With Nile, guitar becomes THE groove machine & earns its place in all of music. VIDEO 

12) Eddie Van Halen

Edward Lodewijk Van Halen (January 26, 1955 - October 6, 2020) co-founded the rock band Van Halen with brother Alex in the early 70s. By 1978 their first album was already changing the world, with "Eruption" screaming out over stereo speakers. The incredible songs as well as solo pieces ("Spanish Fly", "Mean Streets" intro, "Cathedral", the intro to "Little Guitars"), coupled with innovative techniques (tapping, dive bombs, tremelo picking, over-bends, harmonics, etc) and a unique sense of style & phrasing, helped catapult the band to super-stardom and EVH to legendary status. Eddie also lent his talents to Michael Jackson for the song "Beat It" (from MJ's album "Thriller" which went on to outsell every album in history) as well as other artists (such as Brian May's "Starfleet" album). He also went on to hold patents on 3 guitar devices, issue a signature guitar based on his home-made "Franken-Start", a signature amp (the 5150), signature strings. 

With Eddie, the guitar was primed to enter the 21st century. VIDEO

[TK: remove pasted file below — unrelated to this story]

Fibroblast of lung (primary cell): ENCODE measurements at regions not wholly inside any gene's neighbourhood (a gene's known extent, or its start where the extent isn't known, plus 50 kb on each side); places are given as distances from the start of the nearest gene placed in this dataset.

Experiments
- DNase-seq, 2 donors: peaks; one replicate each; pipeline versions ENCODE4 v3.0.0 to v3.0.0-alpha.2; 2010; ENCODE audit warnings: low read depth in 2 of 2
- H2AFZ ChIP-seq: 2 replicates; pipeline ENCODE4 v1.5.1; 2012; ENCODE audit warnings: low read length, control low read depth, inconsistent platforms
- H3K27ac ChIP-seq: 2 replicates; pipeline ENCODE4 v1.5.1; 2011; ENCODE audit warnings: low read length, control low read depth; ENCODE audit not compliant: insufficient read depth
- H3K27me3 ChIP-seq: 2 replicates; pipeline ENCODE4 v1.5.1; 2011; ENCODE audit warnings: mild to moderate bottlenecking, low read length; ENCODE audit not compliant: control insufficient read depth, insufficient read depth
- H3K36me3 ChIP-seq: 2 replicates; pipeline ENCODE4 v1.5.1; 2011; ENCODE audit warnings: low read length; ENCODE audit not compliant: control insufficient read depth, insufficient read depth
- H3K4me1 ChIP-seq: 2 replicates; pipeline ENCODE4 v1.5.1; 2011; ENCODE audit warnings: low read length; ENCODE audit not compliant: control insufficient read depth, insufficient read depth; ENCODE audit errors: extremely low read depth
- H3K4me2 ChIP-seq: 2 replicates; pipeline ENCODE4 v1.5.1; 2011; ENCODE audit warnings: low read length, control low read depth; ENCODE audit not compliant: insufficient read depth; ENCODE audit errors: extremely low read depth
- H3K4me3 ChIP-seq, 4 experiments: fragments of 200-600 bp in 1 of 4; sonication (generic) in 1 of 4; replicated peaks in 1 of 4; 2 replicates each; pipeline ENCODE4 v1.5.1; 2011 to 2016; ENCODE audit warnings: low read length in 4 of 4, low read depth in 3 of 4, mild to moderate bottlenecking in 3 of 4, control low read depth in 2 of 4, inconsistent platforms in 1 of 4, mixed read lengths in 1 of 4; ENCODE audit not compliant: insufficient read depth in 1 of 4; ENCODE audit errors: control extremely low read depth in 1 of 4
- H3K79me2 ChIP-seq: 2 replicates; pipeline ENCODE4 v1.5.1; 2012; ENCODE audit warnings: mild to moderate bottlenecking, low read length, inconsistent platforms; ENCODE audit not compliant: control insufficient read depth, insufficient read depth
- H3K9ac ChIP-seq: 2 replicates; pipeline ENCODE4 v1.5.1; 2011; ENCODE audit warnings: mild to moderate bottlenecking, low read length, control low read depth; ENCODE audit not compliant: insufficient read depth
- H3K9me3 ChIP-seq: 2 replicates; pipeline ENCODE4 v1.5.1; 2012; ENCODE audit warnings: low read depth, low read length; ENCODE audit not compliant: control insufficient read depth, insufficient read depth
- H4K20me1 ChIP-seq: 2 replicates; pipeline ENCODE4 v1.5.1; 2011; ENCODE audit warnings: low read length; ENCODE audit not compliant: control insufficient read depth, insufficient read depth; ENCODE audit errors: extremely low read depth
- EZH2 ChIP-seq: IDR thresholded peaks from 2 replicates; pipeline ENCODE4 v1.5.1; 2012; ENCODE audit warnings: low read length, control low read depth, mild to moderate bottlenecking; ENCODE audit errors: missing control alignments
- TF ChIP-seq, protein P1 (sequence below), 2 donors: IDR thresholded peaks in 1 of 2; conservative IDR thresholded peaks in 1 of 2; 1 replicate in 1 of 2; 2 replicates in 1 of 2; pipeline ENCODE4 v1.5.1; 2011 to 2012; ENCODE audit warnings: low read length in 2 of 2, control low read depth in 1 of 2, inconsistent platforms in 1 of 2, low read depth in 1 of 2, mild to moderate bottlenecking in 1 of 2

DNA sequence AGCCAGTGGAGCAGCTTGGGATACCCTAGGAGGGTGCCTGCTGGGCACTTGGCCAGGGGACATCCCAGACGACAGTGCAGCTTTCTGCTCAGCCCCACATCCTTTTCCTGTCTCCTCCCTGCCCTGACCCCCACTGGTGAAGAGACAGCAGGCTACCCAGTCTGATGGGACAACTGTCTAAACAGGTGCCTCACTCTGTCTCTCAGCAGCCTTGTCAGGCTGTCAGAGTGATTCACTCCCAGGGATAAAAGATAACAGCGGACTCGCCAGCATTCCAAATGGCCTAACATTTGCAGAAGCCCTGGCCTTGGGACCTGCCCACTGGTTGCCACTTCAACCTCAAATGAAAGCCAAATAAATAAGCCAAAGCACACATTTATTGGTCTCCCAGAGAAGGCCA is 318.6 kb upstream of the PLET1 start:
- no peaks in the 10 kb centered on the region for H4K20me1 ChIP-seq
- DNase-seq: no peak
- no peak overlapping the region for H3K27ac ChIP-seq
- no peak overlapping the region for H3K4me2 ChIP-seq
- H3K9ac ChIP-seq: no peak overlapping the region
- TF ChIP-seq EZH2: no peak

13) Stevie Ray Vaughn

Stephen Ray Vaughan (October 3, 1954 - August 27, 1990) exploded on the scene in the 1980s, placing blues back on center-stage and re-introducing legends like Buddy Guy and Albert King and Otis Rush to the world. His big break came after years in Texas clubs when he landed a gig on the Nile Rodgers produced comeback album by David Bowie, "Let's Dance", where he played lead guitar alongside Rodgers. He was to play the tour, but opted instead to hit the road with his band Double Trouble....and the rest is history. His lightning fast fingers, amazing tone, pitch-perfect bends, encyclopedic knowledge, and a vibrato as wide as the Grand Canyon helped establish him as a a bona fide guitar god before his 2nd album was even recorded. His compositions ranged from hard Texas blues to gorgeous chordal explorations ("Lenny" and "Riviera Paradise", to name two) and his covers of blues classics and Hendrix staples cemented his place in history. Sadly, he was killed in a helicopter crash on the way to a gig.

With SRV, the guitar sings into the future. VIDEO